A duty founded in this way to compensate for loss incurred through reliance amounts however to an indirect compulsion to conclude the contract. This compulsion runs counter to the purpose of the formal provisions of § 313 sentence 1 [§ 311b (1)] of the BGB, according to which a commitment without the observation of form is to be prevented because of the objective peculiarity of the subject-matter of the contract (references omitted). In the area of legal transactions which must be authenticated under § 313 sentence 1 of the BGB, breaking off contractual negotiations, the consequence of which could be assumed to be certain, by a partner to the negotiations therefore does not trigger claims to compensation for loss, even if there is no valid ground for breaking off (references omitted).

b) The invalidity which results from a violation of the formal provisions of § 313 sentence 1 [§ 311b (1)] of the BGB is however displaced, if it simply cannot, in all the circumstances, be reconciled with the principle of good faith, for example because it endangers the existence of the other party to the contract (references omitted) or because claiming invalidity represents a particularly serious violation of the duty of good faith (references omitted).

It is also necessary to proceed on the basis of these principles when deciding whether a partner to negotiations is obliged to reimburse the expenditure of the other party on the grounds of culpa in contrahendo when contractual negotiations are broken off. (…) In so far as this follows from the defendant's conduct being a particularly serious breach of good faith, only an intentional violation of the duty of good faith can as a rule be considered as a basis for a claim to compensation for harm under culpa in contrahendo, as it amounts to a person pretending to be ready to conclude a contract when he is not (references omitted).

That has so far not been established. (…) The quashing of the disputed judgment gives the parties in this respect an opportunity to make further submissions.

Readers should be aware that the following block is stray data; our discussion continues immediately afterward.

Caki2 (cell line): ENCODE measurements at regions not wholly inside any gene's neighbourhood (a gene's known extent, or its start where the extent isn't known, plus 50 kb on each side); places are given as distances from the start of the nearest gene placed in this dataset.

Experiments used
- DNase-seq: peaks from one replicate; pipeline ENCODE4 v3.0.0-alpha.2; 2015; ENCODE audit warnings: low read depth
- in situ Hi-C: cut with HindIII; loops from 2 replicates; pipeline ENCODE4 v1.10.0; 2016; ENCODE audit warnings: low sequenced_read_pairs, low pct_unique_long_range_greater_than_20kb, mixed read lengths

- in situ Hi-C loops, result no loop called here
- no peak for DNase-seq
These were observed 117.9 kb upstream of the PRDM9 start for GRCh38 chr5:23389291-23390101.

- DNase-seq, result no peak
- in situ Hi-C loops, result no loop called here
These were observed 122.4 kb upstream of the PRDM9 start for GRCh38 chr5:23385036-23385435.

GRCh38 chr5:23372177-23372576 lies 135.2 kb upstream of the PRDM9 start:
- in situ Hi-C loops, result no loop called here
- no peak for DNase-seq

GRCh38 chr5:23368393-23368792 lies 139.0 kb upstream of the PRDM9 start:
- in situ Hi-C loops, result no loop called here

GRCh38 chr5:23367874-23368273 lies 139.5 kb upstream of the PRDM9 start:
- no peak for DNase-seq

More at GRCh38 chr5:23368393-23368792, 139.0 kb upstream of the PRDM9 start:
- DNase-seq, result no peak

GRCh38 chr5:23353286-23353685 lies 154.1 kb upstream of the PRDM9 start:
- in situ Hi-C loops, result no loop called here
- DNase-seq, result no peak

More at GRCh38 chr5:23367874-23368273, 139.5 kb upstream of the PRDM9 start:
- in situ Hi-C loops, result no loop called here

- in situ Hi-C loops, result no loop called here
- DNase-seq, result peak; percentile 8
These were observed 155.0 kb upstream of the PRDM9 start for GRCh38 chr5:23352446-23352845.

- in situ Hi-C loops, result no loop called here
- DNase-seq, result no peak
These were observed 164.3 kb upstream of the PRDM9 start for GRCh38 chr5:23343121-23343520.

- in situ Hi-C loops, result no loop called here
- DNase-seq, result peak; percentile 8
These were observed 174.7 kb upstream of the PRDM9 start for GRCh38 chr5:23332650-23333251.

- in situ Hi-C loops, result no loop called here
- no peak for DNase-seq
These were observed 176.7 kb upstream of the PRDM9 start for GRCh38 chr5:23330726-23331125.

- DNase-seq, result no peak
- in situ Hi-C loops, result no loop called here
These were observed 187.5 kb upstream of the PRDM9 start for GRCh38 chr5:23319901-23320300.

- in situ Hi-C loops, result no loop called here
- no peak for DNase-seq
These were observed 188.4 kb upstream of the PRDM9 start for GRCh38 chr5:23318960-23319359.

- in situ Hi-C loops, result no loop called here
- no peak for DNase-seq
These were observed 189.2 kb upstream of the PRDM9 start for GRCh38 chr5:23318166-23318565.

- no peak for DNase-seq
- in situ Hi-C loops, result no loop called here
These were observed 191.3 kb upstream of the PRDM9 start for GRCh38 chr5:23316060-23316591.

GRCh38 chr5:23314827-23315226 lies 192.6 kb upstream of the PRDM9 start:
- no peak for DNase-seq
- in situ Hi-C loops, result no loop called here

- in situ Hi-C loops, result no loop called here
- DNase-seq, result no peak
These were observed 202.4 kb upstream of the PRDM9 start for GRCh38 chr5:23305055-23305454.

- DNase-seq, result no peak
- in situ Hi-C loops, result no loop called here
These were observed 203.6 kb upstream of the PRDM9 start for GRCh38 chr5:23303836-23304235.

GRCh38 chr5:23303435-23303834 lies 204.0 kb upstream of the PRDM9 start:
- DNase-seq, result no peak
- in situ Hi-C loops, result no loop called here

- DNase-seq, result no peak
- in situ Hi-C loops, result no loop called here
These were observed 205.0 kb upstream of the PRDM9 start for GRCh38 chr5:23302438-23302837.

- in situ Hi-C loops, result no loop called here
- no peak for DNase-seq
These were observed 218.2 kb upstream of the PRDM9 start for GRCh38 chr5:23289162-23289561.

c) A person pretending to be prepared to conclude a contract on certain conditions, in particular at a certain price, when he is not is, on the principle of good faith, comparable with the case where a partner to negotiations was at first so prepared, and said so, but in the course of negotiations changed his mind without revealing it (references omitted). This is especially so if the potential seller had said he was in agreement with the extension and alteration works proposed by the person interested in buying. In all such cases, the statement of final preparedness to contract on certain conditions communicates the impression of a special negotiation position to the partner to the negotiations. This exposes him to the increased danger of disadvantageous disposition of his wealth. This special position of danger creates a relationship of increased reliance, which obliges the person conducting the negotiations to have greater regard to his partner's interests. This also gives rise to an obligation to protect the partner from making a mistake about the (continued) existence of a stated final preparedness to conclude the contract on certain conditions, if this does not exist (any longer).